A trial looking at obinutuzumab with chemotherapy for follicular lymphoma (GALLIUM)

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Cancer type:

Low grade lymphoma
Lymphoma
Non-Hodgkin lymphoma

Status:

Results

Phase:

Phase 3

This trial compared obinutuzumab with rituximab for a type of low grade non Hodgkin lymphoma (NHL) called follicular lymphoma.

More about this trial

Doctors often use chemotherapy and a type of targeted cancer drug called rituximab to treat low grade non Hodgkin lymphoma (NHL) such as follicular lymphoma. This treatment works well for many people, but the lymphoma can come back, and you need to have more treatment.

Obinutuzumab (Ga101) is another type of targeted cancer treatment. It works in a similar way to rituximab. People in this trial had chemotherapy and either obinutuzumab or rituximab.

The aims of the trial were to:

  • find out if obinutuzumab is better than rituximab for follicular lymphoma
  • compare the side effects of the 2 drugs

Summary of results

Results
This trial recruited 1,202 people with follicular lymphoma. They were put into 1 of 2 groups at random, and:

  • 601 people had chemotherapy and obinutuzumab
  • 601 people had chemotherapy and rituximab

The research team looked at how well the different treatments worked, and found that the lymphoma had gone away or got a bit better in:

  • 532 people (89%) who had chemotherapy and obinutuzumab
  • 522 people (87%) who had chemotherapy and rituximab

In 2017 they looked at the results to see how many people’s lymphoma had come back or got worse since treatment. They found it was higher for those who’d had rituximab:

  • 66 people (11%) who’d had chemotherapy and obinutuzumab
  • 98 people (16%) who’d had chemotherapy and rituximab

This means that people who had obinutuzumab are likely to have longer before their lymphoma starts to grow.

When they looked at how many people had died, they found it was similar in both groups:

  • 35 people (6%) who’d had chemotherapy and obinutuzumab
  • 46 people (8%) who’d had chemotherapy and rituximab

Side effects
The research team also looked at the side effects people had. More than 9 out of 10 people taking part had at least one side effect. But many were mild or short term.

A few more people who had obinutuzumab had side effects that were classed as serious. The most common side effects were a reaction to the injection, feeling sick and a drop in white blood cells.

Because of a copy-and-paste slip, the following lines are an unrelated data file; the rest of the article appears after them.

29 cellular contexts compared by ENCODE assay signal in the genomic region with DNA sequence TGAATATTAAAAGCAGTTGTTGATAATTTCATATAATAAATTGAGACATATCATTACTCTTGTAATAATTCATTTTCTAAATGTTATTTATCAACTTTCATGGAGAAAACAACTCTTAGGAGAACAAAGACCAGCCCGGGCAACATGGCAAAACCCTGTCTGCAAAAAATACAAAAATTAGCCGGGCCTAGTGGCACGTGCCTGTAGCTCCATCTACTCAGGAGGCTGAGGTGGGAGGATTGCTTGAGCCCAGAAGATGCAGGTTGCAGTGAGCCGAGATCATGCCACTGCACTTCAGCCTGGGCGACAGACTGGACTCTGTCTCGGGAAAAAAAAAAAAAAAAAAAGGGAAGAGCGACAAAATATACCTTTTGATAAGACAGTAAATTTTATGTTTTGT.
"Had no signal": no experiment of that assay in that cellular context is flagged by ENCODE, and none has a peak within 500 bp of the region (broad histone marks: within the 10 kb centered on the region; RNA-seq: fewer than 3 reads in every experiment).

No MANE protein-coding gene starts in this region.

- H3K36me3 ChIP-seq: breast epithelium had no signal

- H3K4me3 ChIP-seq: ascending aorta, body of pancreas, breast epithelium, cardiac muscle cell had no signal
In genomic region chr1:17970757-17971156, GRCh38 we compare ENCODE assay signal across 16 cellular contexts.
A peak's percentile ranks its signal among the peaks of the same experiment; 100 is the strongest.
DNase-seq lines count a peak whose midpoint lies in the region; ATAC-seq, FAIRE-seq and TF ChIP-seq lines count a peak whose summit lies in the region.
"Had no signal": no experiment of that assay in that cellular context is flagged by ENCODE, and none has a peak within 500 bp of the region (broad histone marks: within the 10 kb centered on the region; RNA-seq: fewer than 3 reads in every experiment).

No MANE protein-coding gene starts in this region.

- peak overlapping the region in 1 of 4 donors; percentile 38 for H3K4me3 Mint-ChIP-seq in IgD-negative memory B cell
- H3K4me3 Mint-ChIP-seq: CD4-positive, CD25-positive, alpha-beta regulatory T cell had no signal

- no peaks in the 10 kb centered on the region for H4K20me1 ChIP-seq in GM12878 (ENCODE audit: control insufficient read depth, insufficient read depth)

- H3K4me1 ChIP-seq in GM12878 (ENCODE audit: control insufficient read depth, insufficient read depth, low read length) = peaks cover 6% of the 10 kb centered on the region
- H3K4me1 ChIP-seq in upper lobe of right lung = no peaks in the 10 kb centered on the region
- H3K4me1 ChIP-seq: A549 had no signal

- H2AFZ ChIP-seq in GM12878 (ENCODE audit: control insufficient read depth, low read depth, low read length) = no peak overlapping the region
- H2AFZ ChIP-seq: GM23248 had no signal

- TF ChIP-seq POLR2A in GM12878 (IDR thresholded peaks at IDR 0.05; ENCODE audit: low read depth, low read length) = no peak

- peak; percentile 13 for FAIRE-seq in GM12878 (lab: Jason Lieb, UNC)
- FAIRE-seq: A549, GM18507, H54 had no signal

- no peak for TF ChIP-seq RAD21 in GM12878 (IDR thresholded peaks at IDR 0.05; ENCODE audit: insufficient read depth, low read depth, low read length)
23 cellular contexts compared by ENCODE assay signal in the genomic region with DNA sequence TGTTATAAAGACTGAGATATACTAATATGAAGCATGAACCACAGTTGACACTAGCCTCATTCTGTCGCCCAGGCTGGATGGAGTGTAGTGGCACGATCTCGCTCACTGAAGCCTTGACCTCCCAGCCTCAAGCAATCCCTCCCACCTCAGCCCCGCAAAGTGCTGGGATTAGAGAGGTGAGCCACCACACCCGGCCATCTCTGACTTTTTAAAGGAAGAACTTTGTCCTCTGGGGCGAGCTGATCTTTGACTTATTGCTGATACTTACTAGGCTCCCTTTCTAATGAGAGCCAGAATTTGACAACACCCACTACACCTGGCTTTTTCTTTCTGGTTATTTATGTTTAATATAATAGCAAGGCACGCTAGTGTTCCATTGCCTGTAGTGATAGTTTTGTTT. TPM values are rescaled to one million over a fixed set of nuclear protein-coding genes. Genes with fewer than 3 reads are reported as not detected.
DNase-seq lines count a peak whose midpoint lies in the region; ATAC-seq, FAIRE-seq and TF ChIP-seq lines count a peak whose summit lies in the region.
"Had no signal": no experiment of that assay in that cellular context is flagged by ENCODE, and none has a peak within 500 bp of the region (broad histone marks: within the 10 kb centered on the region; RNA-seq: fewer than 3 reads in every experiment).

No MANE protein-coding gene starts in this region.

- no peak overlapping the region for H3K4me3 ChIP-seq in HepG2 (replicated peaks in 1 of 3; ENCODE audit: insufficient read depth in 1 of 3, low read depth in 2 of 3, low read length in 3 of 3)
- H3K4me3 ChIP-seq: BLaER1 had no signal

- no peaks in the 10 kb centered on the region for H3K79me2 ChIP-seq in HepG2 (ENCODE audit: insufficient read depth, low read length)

Conclusion
The research team concluded that chemotherapy and obinutuzumab worked better than chemotherapy and rituximab for follicular lymphoma. But it caused more serious side effects.

We have based this summary on information from the research team. The information they sent us has been reviewed by independent specialists (peer reviewed Open a glossary item) and published in a medical journal. The figures we quote above were provided by the trial team who did the research. We have not analysed the data ourselves.

Recruitment start:

Recruitment end:

How to join a clinical trial

Please note: In order to join a trial you will need to discuss it with your doctor, unless otherwise specified.

Please note - unless we state otherwise in the summary, you need to talk to your doctor about joining a trial.

Chief Investigator

Dr Robert Marcus

Supported by

Experimental Cancer Medicine Centre (ECMC)
Genentech Ltd
NIHR Clinical Research Network: Cancer
Roche

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Last review date

CRUK internal database number:

8402

Please note - unless we state otherwise in the summary, you need to talk to your doctor about joining a trial.

Charlie took part in a trial to try new treatments

A picture of Charlie

“I think it’s really important that people keep signing up to these type of trials to push research forward.”

Last reviewed:

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